Without the Moon

Things were different after we lost the moon.

The days right afterwards were chaos. People thought the world was ending. The first set of theories sounded straight out of a disaster movie. In the first few hours, we were afraid that the moon had crashed into the earth, somewhere on the other side of the globe. When it became clear that there was no major tragedy anywhere on the planet, some of us figured that an asteroid had crashed into the moon. Perhaps we’d have to deal with the moon debris. Perhaps more asteroids were on their way.

Some of the theories seemed wild to me but I did have to admit that there was a profound feeling, deep in my bones, that tragedy was on the horizon.

After the first few chaotic days came and went devoid of tragedy, people started wondering how it would affect the earth. The seasons, the climate, the magnetic fields. Surely at least the ocean and the tides should be affected. But somehow, everything was eerily the same as it had always been. For a while, the tension of waiting for the other shoe to drop was almost worse than the chaos.

Most people started to believe that the moon was still there after all, we just couldn’t see it anymore. Scientists started trying to come up with theories about what could have caused it to stop reflecting light from the sun. Some people thought that its absence was a mass hallucination, that we were all just imagining that it was gone when it was really right in front of us. A few people maintained that the moon had never existed, that the only hallucination was that we thought we had all seen it before. Two groups who had never been in contact with each other - a tribe of indigenous people in Arizona and a pagan circle in Scotland - came forth simultaneously with the same theory: that the moon was actually the eye of a giant raven who had gotten tired of looking upon mankind and had closed its eye for good.

For most, abject horror of the unknown slowly faded into a sense of normalcy. The moon was gone. We didn’t know why. We just had to accept it and move on with our lives.

Still, it just didn’t feel the same after that. A lot of people started leaving the cities, venturing out into the wilds like they had forgotten how to be human. Or perhaps they suddenly remembered how to be some other sort of beast that had been sleeping inside them all along. There didn’t appear to be any sort of organized movement. It was just an urge that occurred to people after we lost the moon.

Some people described it as an awakening, a sudden realization that we can’t rely on any of the things we had come to let ourselves rely on. And if the universe is really this random and terrifying and chaotic, why are we spending it in office buildings, in traffic, under fluorescent lights?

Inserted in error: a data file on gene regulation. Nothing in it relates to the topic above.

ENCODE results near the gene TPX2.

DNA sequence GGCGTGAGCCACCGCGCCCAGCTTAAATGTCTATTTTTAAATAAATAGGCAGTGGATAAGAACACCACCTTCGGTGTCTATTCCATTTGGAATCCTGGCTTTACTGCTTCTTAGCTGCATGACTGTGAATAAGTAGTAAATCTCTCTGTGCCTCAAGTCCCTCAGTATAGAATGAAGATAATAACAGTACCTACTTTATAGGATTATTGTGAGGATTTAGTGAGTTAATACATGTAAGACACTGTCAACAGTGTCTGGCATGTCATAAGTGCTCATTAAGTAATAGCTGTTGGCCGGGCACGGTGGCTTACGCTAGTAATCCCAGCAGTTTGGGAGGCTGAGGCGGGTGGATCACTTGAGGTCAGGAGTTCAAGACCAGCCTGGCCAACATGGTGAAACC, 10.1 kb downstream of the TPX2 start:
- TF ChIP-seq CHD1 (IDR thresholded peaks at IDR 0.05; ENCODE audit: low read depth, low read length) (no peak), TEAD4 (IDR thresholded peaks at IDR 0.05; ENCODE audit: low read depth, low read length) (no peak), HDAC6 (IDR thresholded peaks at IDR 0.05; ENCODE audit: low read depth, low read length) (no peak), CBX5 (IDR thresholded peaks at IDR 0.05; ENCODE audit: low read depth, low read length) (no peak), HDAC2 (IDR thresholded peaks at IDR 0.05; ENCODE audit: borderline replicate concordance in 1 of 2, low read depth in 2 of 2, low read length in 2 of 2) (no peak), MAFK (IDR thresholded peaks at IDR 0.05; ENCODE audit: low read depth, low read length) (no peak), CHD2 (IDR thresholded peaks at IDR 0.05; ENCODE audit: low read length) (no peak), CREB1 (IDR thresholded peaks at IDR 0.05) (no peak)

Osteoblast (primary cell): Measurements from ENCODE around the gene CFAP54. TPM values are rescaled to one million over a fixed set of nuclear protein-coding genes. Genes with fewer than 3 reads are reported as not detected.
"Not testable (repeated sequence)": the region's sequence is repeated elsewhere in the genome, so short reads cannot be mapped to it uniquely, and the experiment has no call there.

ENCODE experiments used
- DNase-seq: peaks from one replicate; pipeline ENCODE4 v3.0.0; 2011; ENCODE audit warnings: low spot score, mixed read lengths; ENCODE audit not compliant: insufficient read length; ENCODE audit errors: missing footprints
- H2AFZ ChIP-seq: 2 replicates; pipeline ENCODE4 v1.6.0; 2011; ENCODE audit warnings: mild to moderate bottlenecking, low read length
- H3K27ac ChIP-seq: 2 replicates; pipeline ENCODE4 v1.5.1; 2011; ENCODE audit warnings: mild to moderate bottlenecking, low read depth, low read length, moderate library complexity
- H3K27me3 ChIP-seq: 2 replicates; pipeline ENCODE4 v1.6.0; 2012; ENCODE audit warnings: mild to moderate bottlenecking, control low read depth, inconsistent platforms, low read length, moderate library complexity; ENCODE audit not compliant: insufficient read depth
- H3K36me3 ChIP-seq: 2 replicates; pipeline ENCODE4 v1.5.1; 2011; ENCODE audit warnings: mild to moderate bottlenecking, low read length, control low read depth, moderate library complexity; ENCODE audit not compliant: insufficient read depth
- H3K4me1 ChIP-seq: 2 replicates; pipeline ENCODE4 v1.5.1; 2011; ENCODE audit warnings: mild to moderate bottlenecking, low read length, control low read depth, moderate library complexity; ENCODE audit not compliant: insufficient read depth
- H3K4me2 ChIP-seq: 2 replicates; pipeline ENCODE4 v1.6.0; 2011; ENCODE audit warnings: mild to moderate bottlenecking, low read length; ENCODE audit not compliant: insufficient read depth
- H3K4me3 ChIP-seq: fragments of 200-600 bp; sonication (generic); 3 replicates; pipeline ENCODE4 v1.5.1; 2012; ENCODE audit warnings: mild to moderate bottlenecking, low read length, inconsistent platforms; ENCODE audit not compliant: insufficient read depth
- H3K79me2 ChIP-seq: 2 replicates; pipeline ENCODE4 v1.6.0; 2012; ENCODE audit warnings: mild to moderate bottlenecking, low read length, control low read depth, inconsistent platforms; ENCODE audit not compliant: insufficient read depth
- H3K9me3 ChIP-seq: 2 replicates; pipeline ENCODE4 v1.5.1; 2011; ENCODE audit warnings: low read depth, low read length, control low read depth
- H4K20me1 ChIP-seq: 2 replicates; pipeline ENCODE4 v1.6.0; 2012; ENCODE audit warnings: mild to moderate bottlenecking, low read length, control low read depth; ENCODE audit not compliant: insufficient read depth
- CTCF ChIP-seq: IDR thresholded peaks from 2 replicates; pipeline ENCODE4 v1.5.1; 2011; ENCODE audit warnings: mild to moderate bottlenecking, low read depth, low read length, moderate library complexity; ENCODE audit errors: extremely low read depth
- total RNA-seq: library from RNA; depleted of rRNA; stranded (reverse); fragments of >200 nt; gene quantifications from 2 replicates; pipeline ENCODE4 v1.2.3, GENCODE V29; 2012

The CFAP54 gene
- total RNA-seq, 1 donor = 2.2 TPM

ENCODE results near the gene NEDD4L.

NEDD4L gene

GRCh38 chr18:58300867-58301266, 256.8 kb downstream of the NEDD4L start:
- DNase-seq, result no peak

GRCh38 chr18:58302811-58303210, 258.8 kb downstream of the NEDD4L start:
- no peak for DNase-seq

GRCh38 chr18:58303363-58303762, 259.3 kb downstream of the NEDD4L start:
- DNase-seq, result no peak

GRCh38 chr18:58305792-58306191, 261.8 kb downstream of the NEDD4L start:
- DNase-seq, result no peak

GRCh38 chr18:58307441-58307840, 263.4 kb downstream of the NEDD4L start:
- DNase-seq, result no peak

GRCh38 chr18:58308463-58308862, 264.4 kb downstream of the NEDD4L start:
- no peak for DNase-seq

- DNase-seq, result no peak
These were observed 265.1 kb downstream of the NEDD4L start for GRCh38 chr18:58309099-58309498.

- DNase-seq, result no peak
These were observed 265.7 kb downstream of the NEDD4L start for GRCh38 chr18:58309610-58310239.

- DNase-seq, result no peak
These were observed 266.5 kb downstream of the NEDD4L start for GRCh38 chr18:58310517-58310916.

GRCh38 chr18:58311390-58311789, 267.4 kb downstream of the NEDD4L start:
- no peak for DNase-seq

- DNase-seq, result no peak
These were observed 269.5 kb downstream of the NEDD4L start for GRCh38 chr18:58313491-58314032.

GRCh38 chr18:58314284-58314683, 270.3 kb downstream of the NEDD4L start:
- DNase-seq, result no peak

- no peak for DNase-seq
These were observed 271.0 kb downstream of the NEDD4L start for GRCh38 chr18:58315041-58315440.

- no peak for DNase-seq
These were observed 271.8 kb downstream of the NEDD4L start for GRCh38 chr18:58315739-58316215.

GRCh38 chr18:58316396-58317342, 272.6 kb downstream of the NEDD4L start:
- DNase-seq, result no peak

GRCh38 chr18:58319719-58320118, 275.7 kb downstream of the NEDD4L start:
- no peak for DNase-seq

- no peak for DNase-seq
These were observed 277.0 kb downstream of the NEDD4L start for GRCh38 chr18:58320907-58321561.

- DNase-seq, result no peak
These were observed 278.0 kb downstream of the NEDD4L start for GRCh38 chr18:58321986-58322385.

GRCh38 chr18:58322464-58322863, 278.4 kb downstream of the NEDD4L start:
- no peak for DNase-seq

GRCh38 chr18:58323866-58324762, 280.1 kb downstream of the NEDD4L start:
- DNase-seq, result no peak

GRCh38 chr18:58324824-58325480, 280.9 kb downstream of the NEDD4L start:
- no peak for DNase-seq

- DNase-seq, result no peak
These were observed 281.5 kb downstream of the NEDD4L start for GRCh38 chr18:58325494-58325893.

I quit my job at the restaurant and got a new job at the bookstore. I had always wanted to work there but they were never hiring before. Now they were.

Others described it as an inexorable pull towards the darkness. In a very literal way, the world was darker than it used to be. I didn’t expect to notice it so intensely. It’s not like it was ever any darker than a dark night. Every night was just a dark night now. But I think the human subconscious noticed that something was different, like the whole world was marginally flawed. Some people were intrigued by that. I think some people were almost obsessed with it.

My friend Sasha tried to describe it to me once. We went out for coffee a few months after. I noticed she was taking her coffee black, even though she never did before. I decided to try my coffee black too and it tasted better than I remembered.

“It feels like the night is looking back at me these days,” she explained calmly. That sounded perturbing to me, but she didn’t seem to think so. “Mostly it just doesn’t seem fair that it can see me but I can’t see back into it.” She left the city and headed into the forest soon after that.

For whatever reason, I couldn’t stop thinking about my black coffee and how much more I liked than used to. Not long after that, I stopped using salad dressing on my salad too. It just didn’t seem necessary anymore.

Others described it as a break in reality. Nothing made sense anymore. The world had gone crazy and the only way to keep up was to embrace its brokenness.

Have you ever entered a room that was so dark that you couldn’t see anything but inky blackness? But then as you existed in that room for a while, your eyes adjusted to whatever tiny scraps of light were there and eventually you could see so clearly, it seemed unbelievable that it once had seemed as black as the back of your eyelids? That was how I felt. When the moon disappeared, we thrashed against the change, but once we adjusted to the absence of light, we could see deeper into the dark room than ever before. Without the moon, a whole new layer of the universe suddenly became visible to us.